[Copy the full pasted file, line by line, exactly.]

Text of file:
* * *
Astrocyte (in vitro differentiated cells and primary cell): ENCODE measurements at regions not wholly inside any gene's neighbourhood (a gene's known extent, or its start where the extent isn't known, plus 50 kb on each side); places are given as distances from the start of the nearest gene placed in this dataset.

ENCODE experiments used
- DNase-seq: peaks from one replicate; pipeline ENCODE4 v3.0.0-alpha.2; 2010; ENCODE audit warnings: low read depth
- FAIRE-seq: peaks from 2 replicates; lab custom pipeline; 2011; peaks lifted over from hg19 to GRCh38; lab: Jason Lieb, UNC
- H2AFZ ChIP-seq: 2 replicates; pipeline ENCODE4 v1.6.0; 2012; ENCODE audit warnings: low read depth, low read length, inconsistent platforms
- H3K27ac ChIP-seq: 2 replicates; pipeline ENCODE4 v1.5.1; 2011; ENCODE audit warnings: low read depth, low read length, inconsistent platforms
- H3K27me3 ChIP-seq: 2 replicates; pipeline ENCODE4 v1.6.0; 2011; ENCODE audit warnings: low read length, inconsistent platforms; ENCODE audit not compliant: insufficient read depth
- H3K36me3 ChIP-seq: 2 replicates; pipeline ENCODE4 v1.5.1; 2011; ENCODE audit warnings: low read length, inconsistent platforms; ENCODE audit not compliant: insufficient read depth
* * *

Astrocyte (in vitro differentiated cells and primary cell): ENCODE measurements at regions not wholly inside any gene's neighbourhood (a gene's known extent, or its start where the extent isn't known, plus 50 kb on each side); places are given as distances from the start of the nearest gene placed in this dataset.

ENCODE experiments used
- DNase-seq: peaks from one replicate; pipeline ENCODE4 v3.0.0-alpha.2; 2010; ENCODE audit warnings: low read depth
- FAIRE-seq: peaks from 2 replicates; lab custom pipeline; 2011; peaks lifted over from hg19 to GRCh38; lab: Jason Lieb, UNC
- H2AFZ ChIP-seq: 2 replicates; pipeline ENCODE4 v1.6.0; 2012; ENCODE audit warnings: low read depth, low read length, inconsistent platforms
- H3K27ac ChIP-seq: 2 replicates; pipeline ENCODE4 v1.5.1; 2011; ENCODE audit warnings: low read depth, low read length, inconsistent platforms
- H3K27me3 ChIP-seq: 2 replicates; pipeline ENCODE4 v1.6.0; 2011; ENCODE audit warnings: low read length, inconsistent platforms; ENCODE audit not compliant: insufficient read depth
- H3K36me3 ChIP-seq: 2 replicates; pipeline ENCODE4 v1.5.1; 2011; ENCODE audit warnings: low read length, inconsistent platforms; ENCODE audit not compliant: insufficient read depth